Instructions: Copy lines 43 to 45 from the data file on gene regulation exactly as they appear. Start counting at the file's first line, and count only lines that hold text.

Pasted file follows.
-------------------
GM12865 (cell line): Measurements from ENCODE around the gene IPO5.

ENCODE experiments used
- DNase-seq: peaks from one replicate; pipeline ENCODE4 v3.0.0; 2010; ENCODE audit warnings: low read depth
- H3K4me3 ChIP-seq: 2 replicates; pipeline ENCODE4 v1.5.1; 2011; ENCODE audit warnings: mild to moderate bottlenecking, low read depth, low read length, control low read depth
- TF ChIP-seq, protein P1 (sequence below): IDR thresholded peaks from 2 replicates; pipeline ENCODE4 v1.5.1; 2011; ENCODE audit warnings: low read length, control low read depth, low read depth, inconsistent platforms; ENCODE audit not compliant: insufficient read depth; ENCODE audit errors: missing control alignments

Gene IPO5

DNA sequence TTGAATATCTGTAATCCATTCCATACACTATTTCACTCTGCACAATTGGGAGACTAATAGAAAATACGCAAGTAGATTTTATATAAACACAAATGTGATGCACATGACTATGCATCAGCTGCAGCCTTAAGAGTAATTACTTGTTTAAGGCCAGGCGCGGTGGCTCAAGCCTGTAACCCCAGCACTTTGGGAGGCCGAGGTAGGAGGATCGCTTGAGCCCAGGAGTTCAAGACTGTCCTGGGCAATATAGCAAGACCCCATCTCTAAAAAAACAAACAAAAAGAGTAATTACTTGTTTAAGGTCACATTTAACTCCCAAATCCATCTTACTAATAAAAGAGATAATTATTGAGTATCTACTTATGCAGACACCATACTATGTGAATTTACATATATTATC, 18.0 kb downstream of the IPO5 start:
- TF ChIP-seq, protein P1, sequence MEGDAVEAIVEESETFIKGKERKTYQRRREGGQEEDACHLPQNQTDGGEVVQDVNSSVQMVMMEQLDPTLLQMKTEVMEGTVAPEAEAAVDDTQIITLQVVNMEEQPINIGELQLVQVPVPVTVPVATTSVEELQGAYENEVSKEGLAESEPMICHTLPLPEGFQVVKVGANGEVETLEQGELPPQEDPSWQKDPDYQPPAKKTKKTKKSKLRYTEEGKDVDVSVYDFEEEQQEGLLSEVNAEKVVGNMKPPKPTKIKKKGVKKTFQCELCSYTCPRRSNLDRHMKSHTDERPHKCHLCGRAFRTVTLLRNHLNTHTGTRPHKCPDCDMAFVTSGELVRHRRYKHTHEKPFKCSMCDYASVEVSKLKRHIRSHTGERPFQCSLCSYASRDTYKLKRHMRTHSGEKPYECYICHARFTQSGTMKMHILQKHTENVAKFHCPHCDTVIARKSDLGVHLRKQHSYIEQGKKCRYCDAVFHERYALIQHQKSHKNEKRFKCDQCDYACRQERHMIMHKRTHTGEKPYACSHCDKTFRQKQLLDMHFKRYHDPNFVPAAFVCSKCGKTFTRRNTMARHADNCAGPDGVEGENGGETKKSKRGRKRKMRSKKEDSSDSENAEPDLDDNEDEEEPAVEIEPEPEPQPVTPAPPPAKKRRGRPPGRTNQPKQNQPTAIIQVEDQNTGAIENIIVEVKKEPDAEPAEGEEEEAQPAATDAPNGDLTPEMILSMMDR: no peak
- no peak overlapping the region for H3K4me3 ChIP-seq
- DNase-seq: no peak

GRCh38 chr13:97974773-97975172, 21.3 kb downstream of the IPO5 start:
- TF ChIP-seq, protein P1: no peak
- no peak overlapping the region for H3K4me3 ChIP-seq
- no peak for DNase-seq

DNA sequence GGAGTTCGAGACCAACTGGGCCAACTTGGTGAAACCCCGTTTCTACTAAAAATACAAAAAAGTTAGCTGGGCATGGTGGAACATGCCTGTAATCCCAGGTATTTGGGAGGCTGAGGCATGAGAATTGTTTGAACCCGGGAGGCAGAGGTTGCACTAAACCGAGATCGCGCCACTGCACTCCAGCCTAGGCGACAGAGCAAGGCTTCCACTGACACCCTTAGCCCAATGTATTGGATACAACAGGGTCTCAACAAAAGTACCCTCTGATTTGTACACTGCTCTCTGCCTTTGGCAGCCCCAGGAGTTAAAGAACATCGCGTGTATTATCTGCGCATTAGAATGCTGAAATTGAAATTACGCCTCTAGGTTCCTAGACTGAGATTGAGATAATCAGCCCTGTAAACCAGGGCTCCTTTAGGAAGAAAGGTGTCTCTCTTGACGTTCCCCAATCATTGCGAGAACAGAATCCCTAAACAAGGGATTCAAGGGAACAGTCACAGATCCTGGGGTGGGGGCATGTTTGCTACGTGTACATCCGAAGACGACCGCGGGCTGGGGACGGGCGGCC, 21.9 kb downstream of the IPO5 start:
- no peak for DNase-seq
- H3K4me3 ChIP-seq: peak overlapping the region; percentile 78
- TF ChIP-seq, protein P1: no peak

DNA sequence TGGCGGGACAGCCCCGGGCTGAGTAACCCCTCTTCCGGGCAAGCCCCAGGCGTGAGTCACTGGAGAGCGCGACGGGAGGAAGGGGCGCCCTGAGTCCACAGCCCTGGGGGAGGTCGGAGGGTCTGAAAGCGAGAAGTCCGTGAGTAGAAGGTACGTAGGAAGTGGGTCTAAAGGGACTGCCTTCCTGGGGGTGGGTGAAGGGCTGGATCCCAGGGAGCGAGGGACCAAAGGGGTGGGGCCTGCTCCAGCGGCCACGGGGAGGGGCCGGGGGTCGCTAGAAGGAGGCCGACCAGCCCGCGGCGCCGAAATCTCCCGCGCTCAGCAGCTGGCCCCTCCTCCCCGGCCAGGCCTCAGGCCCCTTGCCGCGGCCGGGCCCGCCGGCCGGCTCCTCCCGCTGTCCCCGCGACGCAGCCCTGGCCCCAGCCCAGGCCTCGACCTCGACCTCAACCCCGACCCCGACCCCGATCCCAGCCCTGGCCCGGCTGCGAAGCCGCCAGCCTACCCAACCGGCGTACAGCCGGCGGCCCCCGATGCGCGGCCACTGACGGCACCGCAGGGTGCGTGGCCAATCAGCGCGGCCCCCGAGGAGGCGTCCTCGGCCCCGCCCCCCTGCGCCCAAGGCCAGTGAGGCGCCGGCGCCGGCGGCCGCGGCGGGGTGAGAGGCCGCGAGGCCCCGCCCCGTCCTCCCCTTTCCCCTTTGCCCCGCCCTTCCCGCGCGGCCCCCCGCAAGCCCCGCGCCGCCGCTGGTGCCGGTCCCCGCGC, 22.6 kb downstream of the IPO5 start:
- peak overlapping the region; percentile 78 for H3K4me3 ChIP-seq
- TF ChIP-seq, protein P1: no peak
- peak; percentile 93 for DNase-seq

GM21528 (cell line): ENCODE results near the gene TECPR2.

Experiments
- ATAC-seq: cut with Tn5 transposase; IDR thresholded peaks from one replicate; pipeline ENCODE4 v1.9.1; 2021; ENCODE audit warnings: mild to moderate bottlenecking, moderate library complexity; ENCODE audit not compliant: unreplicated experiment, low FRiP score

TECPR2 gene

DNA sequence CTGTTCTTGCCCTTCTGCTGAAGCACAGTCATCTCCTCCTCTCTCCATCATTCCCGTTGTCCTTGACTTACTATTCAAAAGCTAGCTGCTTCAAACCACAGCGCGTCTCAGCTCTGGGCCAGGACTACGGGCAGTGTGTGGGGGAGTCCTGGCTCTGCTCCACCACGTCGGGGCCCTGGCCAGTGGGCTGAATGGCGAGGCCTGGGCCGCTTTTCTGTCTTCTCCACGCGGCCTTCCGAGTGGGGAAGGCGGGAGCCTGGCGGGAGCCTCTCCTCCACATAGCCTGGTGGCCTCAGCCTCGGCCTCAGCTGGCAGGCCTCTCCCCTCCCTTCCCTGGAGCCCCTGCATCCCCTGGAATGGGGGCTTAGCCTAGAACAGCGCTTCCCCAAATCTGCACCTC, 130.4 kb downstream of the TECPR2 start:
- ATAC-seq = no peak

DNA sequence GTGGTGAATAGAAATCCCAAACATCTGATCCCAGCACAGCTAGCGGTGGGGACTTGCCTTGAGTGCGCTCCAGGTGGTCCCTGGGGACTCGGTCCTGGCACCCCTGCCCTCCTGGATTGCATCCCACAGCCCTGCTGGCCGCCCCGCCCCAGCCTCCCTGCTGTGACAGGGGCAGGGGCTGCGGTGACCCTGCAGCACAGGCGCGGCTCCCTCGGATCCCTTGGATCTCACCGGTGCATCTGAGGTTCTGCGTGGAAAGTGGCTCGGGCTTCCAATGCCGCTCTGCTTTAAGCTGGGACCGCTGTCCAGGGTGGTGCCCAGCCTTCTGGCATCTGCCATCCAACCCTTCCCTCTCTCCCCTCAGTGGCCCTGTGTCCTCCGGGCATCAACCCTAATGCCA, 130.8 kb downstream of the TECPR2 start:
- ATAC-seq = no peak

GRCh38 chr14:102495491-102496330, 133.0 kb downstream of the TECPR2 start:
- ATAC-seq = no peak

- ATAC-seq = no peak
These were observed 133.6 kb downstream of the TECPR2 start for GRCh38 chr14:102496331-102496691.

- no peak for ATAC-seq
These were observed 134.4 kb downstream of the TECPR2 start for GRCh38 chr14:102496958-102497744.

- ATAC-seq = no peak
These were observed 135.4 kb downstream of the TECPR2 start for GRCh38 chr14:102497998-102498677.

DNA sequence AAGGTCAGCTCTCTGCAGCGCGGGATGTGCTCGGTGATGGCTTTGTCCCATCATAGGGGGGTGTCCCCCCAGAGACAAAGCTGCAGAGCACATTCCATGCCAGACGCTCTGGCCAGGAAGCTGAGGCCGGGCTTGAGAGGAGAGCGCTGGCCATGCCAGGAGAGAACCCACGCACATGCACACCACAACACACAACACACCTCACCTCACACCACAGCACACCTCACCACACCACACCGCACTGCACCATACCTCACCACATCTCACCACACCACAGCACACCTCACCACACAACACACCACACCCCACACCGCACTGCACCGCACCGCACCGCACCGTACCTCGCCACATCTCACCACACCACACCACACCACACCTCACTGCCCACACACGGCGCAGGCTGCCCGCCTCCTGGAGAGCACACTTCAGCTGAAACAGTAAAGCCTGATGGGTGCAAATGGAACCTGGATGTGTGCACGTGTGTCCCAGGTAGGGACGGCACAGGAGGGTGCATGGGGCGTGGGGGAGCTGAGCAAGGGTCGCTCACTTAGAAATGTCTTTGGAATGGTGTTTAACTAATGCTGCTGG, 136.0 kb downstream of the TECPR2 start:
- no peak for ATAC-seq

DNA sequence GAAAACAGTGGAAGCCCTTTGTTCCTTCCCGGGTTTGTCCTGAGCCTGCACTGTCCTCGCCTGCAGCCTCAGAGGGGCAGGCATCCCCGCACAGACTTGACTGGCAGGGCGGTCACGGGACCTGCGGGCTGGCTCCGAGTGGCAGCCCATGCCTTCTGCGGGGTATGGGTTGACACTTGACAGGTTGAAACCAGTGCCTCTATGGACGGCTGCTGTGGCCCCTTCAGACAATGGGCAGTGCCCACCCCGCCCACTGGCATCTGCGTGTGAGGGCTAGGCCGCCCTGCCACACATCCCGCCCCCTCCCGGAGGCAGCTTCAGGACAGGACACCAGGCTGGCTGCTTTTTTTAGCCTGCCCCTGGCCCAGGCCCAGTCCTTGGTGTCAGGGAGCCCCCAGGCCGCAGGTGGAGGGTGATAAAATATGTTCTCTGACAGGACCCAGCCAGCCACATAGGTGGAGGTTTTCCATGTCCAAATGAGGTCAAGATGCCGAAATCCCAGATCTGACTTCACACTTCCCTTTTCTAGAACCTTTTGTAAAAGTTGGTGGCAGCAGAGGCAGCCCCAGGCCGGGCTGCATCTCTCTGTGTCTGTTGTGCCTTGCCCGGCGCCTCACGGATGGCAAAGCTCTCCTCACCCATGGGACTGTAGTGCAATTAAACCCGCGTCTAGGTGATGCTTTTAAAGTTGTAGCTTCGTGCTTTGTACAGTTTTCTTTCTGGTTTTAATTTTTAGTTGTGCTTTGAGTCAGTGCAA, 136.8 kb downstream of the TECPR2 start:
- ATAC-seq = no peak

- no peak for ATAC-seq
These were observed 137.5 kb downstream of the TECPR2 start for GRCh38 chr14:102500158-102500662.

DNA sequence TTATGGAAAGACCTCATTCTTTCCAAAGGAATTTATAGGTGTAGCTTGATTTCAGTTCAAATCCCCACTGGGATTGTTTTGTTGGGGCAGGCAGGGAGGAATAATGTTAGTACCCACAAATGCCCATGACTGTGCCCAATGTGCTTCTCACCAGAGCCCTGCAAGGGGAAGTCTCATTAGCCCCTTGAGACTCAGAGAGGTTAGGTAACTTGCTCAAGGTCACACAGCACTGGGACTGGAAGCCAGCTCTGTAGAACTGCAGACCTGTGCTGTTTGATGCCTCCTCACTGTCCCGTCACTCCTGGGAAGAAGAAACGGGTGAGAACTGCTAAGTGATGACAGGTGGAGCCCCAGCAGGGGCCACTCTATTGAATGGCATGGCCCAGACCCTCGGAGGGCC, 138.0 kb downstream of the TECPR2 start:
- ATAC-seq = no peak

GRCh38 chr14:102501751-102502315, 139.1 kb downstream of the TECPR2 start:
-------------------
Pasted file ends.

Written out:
- no peak for ATAC-seq
These were observed 137.5 kb downstream of the TECPR2 start for GRCh38 chr14:102500158-102500662.

DNA sequence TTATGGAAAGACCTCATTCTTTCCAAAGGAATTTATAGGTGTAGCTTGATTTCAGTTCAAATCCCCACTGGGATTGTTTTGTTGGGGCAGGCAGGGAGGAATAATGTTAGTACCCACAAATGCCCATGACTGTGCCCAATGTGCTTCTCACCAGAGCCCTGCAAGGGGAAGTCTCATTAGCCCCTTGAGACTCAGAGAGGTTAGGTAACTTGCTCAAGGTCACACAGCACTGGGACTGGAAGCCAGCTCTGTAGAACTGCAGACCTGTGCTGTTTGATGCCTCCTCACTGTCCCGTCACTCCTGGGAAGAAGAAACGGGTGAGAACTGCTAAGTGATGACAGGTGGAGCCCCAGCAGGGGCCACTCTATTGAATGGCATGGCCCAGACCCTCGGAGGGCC, 138.0 kb downstream of the TECPR2 start: